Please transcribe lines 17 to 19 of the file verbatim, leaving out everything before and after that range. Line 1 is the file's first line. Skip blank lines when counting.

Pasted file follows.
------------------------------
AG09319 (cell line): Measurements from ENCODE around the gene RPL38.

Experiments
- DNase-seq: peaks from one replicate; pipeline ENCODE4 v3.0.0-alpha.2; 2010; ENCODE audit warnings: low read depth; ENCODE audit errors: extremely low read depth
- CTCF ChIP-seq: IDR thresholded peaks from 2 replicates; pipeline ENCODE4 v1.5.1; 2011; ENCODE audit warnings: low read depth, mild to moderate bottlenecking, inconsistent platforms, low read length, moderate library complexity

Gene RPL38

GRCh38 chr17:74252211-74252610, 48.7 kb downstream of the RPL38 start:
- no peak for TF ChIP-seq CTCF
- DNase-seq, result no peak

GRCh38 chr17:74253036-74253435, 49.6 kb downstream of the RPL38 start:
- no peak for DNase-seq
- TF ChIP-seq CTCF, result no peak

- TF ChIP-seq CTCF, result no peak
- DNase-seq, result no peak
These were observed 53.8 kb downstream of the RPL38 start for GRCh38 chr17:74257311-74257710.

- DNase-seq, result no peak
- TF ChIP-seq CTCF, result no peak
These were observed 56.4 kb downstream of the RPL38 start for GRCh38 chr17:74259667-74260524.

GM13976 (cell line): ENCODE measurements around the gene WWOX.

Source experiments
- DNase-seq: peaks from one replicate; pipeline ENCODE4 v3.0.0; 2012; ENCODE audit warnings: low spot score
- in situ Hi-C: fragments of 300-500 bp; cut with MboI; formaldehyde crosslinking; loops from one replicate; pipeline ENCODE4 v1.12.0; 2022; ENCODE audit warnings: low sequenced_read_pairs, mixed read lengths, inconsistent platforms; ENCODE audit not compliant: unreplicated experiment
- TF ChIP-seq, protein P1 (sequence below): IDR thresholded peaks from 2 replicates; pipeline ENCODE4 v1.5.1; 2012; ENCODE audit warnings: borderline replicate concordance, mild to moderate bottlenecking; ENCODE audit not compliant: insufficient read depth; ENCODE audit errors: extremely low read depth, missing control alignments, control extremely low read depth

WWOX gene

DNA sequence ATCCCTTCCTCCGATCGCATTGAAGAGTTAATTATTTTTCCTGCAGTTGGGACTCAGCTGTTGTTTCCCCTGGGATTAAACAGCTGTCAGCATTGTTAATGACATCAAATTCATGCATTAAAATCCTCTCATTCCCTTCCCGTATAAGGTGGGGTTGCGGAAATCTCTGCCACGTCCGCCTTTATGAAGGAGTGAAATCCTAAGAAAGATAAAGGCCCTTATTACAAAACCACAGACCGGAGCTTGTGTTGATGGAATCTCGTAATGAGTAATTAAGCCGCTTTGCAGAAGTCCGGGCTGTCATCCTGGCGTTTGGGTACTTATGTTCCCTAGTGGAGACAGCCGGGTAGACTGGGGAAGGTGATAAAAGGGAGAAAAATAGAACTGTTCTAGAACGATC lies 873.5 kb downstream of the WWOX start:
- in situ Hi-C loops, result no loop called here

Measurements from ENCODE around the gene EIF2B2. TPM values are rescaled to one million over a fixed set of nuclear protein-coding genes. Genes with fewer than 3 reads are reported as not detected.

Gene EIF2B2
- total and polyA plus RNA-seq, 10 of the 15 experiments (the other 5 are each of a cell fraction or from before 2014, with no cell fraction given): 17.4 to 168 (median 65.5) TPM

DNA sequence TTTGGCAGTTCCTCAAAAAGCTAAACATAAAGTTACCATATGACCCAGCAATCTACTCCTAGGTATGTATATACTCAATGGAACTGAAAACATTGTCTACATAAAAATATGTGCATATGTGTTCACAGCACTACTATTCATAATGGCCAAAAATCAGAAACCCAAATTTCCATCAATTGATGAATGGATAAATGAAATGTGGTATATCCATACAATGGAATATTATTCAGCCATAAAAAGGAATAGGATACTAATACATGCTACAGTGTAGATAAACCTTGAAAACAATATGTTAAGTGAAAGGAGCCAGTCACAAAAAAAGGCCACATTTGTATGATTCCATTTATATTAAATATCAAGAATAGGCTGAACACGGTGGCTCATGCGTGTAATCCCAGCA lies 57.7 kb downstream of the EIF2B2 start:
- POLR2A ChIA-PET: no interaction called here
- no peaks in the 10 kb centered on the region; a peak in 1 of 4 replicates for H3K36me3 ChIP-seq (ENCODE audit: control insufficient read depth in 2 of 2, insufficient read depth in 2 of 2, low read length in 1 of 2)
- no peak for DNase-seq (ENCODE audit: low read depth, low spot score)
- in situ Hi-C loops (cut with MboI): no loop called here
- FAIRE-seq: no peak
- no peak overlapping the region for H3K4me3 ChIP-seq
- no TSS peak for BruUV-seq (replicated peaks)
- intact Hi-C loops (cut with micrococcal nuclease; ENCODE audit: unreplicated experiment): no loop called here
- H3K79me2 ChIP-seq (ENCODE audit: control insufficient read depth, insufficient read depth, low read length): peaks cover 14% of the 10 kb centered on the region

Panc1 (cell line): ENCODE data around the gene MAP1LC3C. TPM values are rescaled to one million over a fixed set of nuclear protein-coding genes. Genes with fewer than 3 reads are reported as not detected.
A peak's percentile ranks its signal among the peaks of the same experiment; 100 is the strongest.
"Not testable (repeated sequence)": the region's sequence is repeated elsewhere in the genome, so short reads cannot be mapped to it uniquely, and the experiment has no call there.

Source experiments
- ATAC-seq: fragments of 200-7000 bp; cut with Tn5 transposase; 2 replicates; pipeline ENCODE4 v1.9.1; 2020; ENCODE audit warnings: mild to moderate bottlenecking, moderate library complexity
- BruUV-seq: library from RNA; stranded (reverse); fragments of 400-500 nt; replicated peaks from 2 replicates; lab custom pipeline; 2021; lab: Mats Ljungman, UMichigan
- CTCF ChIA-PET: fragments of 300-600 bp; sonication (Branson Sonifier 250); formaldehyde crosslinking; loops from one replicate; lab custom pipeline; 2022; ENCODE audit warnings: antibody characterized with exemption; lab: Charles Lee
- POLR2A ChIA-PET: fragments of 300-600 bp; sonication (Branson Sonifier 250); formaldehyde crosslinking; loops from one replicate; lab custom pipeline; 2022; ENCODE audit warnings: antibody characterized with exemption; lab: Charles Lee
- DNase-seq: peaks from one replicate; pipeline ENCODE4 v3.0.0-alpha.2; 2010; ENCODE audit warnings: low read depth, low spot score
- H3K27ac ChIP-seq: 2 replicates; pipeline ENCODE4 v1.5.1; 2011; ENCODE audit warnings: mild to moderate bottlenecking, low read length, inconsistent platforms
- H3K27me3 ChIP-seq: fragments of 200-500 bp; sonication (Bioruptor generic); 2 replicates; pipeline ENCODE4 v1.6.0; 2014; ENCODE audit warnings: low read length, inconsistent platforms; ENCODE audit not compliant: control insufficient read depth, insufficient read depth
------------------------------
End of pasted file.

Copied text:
These were observed 56.4 kb downstream of the RPL38 start for GRCh38 chr17:74259667-74260524.

GM13976 (cell line): ENCODE measurements around the gene WWOX.

Source experiments